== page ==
Ransomware, Governance, Risk and Compliance

Russia makes more arrests, but cybercrime-harboring reputation hard to shake

The Kremlin seen from Park Zaryad’ye in central Moscow on Dec. 3, 2019. (Photo by Misha Friedman/Getty Images)

Russian authorities announced the arrests of four members of the Infraud group over the weekend, according to state media outlet TASS. It is the second such series of arrests in recent weeks for a country that, until recently, had been widely considered a sanctuary for cybercriminals. But experts say it's too soon to consider Russia's harboring days over.

"The Russians are always trying to game the U.S., so they're  not turning over a new leaf, it's calculating how much it will take to pacify the Americans," said James Lewis, director of the Strategic Technologies program at the Center for Strategic and International Studies, and a former cyber-diplomat for the United States.

For years, cybercriminals living in Russia operated with the tacit understanding that Moscow would not investigate anyone targeting foreign victims. That understanding even changed how ransomware is designed — major varieties of ransomware will typically not deploy on a system if Russian-language keyboards are installed. At the same time, Russia used cybercrime as a component of its espionage operations, like in the wiper-disguised-as-ransomware NotPetya.

But the surprise arrests of members of the REvil ransomware group two weeks ago by Russian intelligence threw that reputation into question, a shakeup furthered by the weekend arrests of the Infraud group. Neither group was active at the time of arrest. REvil had been a major affiliate ransomware organization until global law enforcement crackdowns on its servers earlier this year. Infraud, which existed until 2018, was a carding and bank account theft ring.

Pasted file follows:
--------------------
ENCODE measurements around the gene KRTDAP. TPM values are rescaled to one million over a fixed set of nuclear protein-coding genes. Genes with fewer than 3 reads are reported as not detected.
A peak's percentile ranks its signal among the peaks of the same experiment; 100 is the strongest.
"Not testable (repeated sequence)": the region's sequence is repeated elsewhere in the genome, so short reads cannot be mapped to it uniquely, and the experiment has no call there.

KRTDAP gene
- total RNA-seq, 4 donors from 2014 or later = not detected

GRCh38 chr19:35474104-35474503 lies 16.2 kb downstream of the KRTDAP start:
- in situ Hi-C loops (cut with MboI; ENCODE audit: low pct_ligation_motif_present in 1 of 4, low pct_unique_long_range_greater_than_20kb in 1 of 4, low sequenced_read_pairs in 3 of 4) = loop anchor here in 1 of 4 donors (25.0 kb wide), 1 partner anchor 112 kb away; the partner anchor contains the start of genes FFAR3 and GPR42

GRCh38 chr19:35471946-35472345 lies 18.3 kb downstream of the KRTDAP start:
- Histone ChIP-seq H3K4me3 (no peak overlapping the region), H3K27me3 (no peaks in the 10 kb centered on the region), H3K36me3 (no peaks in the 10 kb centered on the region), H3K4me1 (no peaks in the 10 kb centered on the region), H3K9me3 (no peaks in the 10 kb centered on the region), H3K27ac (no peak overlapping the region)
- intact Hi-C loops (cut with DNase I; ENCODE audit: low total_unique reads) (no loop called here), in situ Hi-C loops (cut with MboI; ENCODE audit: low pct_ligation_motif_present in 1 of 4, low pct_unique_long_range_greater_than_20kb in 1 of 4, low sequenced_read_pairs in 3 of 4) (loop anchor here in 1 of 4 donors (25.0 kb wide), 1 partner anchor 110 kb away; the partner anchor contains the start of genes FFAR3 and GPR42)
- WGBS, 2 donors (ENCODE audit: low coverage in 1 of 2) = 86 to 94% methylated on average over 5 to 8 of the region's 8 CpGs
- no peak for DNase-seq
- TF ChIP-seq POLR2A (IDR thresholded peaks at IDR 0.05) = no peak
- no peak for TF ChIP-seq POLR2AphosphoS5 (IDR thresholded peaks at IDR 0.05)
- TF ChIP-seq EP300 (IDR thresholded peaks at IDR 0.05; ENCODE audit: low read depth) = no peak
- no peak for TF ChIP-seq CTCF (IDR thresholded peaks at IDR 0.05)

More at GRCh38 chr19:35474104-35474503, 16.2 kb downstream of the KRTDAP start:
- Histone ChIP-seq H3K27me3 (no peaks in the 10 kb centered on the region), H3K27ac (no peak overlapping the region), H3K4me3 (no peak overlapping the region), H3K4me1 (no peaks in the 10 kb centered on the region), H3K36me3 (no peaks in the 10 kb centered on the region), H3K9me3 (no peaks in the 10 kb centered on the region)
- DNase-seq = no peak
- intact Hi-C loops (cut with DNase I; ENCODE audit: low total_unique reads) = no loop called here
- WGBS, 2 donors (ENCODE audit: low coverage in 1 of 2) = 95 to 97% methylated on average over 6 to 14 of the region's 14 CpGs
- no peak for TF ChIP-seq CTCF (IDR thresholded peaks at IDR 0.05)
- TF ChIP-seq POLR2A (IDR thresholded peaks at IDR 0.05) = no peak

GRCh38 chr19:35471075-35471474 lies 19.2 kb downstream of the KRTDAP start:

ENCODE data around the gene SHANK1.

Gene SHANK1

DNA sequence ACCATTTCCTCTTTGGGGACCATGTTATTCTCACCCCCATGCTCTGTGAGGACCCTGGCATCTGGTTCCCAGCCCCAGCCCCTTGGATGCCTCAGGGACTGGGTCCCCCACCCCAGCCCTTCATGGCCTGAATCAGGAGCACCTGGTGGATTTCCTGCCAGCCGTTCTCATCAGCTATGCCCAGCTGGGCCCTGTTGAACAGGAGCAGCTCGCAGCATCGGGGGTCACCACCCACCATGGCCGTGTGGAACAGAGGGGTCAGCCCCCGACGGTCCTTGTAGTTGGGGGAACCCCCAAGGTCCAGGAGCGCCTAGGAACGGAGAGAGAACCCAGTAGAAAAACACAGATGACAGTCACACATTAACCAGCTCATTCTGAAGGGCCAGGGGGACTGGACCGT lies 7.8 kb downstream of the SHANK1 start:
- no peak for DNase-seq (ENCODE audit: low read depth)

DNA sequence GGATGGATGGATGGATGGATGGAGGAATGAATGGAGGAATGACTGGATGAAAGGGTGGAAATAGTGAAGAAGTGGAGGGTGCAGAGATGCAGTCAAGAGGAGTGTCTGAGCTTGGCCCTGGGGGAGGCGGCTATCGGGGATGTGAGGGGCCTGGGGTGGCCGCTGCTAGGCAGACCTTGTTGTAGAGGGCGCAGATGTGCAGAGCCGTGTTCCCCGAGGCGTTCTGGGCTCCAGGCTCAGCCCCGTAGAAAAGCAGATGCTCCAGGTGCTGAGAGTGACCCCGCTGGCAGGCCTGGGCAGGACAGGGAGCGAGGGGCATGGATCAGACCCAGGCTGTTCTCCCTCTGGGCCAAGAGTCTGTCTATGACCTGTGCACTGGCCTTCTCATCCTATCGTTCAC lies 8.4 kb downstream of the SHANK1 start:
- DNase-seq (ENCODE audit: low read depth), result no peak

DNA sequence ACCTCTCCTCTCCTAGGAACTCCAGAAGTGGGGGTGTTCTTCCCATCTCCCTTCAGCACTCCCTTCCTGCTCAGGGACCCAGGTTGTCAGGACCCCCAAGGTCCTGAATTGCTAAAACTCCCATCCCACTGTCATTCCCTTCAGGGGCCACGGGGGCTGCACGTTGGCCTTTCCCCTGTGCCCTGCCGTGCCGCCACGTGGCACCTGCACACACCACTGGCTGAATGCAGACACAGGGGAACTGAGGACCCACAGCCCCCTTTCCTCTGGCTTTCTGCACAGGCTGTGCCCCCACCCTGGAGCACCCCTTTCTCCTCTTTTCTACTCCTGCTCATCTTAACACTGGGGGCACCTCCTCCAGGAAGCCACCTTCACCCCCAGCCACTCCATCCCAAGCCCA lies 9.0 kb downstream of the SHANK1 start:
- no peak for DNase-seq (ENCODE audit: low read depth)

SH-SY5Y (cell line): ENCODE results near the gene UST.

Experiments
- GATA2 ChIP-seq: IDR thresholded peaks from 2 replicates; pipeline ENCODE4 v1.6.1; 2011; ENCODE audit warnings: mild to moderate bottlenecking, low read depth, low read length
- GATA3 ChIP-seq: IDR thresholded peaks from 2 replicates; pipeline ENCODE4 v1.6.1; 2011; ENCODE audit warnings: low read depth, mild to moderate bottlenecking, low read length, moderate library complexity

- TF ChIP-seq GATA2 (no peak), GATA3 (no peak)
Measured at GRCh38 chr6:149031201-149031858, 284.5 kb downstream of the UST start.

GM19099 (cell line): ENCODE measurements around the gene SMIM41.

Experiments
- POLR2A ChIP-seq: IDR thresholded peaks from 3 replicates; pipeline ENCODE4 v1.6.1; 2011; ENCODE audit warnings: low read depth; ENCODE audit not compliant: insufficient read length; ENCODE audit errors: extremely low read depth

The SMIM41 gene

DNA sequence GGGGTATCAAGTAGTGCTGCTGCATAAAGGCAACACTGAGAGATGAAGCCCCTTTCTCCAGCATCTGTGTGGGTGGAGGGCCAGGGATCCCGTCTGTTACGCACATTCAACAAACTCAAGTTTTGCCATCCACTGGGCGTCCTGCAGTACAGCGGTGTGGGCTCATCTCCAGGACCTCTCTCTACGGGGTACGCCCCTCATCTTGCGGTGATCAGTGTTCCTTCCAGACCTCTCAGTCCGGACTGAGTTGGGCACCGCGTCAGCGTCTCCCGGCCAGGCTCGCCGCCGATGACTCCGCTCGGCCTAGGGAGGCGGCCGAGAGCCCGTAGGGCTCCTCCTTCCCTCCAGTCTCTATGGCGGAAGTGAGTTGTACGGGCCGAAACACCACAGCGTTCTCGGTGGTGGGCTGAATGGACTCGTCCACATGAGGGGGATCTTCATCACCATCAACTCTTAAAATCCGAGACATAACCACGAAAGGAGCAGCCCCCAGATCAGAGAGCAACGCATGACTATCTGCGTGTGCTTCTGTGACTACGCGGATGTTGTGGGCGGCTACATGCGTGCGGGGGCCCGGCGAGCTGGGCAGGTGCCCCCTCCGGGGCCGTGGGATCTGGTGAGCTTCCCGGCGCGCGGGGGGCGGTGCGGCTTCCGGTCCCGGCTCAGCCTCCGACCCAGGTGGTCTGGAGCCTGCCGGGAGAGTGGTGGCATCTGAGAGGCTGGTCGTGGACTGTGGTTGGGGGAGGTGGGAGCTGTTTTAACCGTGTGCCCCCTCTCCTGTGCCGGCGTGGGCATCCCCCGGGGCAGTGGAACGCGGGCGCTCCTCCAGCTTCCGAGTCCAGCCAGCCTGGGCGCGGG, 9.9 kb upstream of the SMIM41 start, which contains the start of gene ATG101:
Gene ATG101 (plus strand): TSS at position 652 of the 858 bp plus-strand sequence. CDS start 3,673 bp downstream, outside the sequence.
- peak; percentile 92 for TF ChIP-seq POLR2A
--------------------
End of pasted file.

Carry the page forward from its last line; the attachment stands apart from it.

Pressuring Russia to take on harboring has been a key component of U.S. strategies toward cybercrime. President Joe Biden made it a central issue of his first summit with Russian President Vladimir Putin earlier this year, with several proposals proposing everything from sanctions to visa restrictions if Russia did not comply.

"Russia could have many reasons for taking these actions, which may have nothing to do with wanting to crack down on cybercrime emanating from Russian territory. Thus, it’s too soon to tell what’s going on and why Russia has chosen to arrest these individuals," said Michael Daniel, president and CEO of the industry threat-sharing group the Cyber Threat Alliance and former White House cybersecurity coordinator under President Obama.  

"If they remain in custody and face trial, then that would be a big step forward in indicating a turn towards more responsible behavior. On the other hand, if these individuals are quietly released in a few days, with no further action, then the actions might be for show." 

Daniel said he would be pleased to welcome a Russia to the global community fighting against cybercrime, even if he is not entirely sold if that is their current intent. But even if Russia is not fully on board, Lewis said, a half-measure is still far more than no measure.

"[It's] not necessarily bad if it gets a good outcome and it's probably the best we can hope for," he said. "I still count it as a success for the U.S. as it put the Kremlin on notice."

Joe Uchill

Joe is a senior reporter at SC Weekly, focused on policy issues. He previously covered cybersecurity for Axios, The Hill and the Christian Science Monitor’s short-lived Passcode website.

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